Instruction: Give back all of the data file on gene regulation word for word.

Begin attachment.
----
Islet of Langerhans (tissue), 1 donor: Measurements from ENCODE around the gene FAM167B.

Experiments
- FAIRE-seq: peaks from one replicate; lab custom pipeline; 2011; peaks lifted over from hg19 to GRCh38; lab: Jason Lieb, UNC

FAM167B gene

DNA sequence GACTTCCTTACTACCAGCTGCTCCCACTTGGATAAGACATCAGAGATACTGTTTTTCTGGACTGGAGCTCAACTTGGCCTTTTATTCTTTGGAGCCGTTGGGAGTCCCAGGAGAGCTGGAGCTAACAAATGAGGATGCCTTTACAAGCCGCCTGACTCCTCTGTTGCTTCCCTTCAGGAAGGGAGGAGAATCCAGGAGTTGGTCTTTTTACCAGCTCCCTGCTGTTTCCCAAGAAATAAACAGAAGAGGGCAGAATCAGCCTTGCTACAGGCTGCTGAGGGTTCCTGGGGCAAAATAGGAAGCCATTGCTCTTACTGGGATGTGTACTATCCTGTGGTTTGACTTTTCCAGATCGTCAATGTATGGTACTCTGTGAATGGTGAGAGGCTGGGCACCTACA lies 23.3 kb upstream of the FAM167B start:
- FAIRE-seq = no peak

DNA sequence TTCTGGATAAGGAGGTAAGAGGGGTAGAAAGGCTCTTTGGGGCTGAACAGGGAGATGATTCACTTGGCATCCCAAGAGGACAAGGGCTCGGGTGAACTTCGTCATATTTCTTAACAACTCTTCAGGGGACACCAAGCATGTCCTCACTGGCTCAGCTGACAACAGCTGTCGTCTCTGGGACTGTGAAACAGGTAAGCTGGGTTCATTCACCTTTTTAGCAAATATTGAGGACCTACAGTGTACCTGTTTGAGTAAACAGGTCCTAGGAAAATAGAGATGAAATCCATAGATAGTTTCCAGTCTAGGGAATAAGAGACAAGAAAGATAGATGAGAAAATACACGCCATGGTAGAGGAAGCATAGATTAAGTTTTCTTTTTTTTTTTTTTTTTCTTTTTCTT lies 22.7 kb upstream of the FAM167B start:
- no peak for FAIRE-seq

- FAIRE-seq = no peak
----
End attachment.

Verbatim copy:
Islet of Langerhans (tissue), 1 donor: Measurements from ENCODE around the gene FAM167B.

Experiments
- FAIRE-seq: peaks from one replicate; lab custom pipeline; 2011; peaks lifted over from hg19 to GRCh38; lab: Jason Lieb, UNC

FAM167B gene

DNA sequence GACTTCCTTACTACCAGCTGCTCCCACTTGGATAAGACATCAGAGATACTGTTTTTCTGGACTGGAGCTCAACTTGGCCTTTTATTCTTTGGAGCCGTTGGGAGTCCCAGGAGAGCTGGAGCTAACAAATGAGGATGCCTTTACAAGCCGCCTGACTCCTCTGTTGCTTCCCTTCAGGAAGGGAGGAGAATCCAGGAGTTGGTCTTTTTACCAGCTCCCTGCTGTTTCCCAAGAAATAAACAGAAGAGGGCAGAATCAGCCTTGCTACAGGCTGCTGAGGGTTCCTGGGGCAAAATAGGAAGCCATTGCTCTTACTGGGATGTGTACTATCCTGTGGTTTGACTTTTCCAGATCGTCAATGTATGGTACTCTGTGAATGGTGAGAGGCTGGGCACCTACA lies 23.3 kb upstream of the FAM167B start:
- FAIRE-seq = no peak

DNA sequence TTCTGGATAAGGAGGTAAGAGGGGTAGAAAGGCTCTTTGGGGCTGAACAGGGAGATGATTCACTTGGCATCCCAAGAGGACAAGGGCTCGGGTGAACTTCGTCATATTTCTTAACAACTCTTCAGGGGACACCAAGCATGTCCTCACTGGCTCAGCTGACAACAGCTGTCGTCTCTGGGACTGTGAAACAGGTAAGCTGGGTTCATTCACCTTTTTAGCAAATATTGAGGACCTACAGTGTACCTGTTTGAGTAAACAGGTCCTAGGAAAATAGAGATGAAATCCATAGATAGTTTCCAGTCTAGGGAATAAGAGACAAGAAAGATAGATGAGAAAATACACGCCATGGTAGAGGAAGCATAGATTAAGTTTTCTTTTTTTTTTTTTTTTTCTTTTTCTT lies 22.7 kb upstream of the FAM167B start:
- no peak for FAIRE-seq

- FAIRE-seq = no peak